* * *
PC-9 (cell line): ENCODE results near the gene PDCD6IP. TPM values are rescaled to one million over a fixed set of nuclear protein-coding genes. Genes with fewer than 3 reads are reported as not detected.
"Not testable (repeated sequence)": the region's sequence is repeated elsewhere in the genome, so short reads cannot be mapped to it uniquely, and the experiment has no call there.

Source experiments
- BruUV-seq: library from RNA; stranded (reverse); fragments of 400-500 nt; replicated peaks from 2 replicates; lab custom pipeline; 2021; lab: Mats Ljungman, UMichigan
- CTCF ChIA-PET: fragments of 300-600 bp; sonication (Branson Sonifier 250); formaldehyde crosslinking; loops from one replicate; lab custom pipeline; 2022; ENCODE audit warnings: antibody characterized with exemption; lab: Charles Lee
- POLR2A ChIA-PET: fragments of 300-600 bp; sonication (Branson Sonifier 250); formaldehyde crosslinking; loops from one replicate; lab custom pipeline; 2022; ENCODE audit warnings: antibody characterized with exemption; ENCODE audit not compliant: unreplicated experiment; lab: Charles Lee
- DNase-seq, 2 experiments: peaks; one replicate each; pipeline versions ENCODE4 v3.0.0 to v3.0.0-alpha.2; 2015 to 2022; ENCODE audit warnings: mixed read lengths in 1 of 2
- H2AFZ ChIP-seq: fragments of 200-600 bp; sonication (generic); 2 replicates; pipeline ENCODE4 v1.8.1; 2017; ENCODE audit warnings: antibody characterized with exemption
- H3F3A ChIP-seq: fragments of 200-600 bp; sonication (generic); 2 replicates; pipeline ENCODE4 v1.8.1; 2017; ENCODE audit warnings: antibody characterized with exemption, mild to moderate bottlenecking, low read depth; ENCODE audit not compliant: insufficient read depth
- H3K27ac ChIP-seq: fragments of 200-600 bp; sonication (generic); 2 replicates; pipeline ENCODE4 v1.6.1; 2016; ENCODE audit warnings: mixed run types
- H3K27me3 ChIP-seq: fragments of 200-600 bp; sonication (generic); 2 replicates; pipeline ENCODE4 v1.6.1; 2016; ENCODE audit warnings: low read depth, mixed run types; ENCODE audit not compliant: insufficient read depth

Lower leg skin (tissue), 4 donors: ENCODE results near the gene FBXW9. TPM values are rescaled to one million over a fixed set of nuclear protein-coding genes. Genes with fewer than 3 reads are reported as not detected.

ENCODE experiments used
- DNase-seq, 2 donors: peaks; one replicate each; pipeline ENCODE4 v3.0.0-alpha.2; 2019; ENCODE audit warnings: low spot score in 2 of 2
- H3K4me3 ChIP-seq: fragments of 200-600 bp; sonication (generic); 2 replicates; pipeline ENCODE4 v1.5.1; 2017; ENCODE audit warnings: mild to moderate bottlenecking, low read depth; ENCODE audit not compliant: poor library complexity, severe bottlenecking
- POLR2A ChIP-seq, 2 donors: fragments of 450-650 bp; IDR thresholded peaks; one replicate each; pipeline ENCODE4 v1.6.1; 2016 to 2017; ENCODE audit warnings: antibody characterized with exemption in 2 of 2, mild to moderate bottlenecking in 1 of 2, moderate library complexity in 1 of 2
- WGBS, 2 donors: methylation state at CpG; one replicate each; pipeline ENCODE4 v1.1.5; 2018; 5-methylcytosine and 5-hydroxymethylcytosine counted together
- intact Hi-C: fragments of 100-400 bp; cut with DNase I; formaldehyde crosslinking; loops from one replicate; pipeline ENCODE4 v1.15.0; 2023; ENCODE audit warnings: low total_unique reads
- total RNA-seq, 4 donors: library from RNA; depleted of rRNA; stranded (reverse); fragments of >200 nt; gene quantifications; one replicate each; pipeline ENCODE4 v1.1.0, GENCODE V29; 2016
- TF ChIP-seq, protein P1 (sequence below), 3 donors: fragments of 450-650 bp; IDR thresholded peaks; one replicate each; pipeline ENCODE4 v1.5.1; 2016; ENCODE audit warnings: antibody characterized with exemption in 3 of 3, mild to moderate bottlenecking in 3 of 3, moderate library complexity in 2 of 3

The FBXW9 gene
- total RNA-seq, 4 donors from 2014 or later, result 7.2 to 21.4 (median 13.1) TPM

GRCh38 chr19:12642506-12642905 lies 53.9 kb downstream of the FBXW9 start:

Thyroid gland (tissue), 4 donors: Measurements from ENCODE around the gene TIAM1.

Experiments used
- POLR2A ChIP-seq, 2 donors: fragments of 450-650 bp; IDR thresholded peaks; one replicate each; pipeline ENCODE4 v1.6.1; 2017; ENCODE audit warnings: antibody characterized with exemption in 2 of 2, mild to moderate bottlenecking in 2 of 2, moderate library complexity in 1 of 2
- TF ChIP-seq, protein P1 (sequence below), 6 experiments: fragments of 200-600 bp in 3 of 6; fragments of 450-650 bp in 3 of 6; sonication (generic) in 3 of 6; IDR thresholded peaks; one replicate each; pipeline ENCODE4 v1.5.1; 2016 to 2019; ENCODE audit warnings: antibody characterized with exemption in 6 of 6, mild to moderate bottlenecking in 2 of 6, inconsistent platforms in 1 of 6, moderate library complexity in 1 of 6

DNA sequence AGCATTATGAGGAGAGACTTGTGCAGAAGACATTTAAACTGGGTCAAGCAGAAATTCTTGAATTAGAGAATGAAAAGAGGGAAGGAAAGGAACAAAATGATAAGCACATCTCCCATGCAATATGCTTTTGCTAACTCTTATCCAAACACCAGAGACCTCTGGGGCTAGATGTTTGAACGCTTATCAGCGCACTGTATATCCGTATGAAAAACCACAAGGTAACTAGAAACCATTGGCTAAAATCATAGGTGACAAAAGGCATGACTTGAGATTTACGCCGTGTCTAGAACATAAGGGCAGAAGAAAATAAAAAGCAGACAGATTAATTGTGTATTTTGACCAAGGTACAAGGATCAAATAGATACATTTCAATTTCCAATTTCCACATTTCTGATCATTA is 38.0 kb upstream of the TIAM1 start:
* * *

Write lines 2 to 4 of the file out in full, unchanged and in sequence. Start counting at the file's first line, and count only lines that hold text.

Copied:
"Not testable (repeated sequence)": the region's sequence is repeated elsewhere in the genome, so short reads cannot be mapped to it uniquely, and the experiment has no call there.

Source experiments
- BruUV-seq: library from RNA; stranded (reverse); fragments of 400-500 nt; replicated peaks from 2 replicates; lab custom pipeline; 2021; lab: Mats Ljungman, UMichigan